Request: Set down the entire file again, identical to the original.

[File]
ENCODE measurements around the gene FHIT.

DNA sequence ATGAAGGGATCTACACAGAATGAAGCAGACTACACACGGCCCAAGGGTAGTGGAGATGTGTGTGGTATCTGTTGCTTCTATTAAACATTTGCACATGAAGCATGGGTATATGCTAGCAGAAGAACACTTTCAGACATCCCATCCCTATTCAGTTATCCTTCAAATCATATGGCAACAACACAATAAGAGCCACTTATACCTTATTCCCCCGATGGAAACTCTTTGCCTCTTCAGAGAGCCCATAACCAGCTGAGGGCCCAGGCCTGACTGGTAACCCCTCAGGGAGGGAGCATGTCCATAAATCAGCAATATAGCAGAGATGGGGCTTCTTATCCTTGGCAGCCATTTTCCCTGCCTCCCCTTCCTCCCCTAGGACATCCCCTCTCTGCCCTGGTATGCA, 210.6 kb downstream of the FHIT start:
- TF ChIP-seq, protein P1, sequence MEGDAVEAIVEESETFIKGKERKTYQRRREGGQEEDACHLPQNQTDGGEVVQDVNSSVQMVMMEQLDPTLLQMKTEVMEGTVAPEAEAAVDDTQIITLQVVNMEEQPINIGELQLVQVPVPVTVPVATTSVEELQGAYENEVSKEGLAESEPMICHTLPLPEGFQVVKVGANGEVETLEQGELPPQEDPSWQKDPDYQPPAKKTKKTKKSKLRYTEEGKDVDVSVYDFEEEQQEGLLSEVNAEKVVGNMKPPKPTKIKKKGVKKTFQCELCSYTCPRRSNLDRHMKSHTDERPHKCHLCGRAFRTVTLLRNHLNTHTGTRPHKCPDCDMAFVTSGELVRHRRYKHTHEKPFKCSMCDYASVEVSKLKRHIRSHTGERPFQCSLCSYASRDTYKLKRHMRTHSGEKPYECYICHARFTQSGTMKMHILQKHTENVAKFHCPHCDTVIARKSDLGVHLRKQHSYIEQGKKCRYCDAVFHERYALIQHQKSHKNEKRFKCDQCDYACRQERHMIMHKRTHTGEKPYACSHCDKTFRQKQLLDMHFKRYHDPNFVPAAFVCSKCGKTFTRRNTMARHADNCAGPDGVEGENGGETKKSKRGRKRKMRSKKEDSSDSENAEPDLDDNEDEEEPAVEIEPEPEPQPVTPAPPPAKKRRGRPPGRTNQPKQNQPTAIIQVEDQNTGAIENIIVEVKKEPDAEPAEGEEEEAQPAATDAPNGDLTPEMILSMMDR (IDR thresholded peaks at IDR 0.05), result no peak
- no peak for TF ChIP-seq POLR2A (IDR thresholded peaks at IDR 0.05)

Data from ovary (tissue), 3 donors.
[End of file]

ENCODE measurements around the gene FHIT.

DNA sequence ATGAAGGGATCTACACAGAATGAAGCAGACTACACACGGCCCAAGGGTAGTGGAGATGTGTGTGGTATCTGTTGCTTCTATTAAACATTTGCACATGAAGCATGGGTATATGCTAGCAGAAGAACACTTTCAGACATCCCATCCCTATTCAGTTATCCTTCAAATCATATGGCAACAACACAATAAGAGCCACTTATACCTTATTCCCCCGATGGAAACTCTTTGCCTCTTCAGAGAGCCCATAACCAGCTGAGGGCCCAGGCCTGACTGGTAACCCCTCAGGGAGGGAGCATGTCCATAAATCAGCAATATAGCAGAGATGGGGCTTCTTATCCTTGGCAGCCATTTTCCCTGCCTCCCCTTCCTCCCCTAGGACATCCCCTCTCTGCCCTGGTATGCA, 210.6 kb downstream of the FHIT start:
- TF ChIP-seq, protein P1, sequence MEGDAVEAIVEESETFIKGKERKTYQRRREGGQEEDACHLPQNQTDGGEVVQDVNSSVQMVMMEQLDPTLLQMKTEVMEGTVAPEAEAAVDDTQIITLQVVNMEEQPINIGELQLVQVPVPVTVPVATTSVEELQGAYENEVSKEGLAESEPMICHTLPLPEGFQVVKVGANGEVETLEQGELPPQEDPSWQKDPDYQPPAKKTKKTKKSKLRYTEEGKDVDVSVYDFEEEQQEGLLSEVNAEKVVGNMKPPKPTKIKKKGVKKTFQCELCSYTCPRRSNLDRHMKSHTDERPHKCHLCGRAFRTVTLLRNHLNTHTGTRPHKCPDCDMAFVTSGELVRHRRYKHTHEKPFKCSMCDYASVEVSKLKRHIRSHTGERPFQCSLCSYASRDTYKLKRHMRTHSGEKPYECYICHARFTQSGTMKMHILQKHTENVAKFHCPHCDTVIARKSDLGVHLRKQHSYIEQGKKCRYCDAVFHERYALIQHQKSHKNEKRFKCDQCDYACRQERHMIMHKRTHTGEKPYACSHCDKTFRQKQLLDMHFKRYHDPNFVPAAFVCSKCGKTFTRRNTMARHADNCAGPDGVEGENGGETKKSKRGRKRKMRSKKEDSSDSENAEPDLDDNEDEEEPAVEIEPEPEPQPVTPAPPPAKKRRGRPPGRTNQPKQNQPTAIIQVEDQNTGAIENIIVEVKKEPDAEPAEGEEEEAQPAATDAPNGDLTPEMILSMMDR (IDR thresholded peaks at IDR 0.05), result no peak
- no peak for TF ChIP-seq POLR2A (IDR thresholded peaks at IDR 0.05)

Data from ovary (tissue), 3 donors.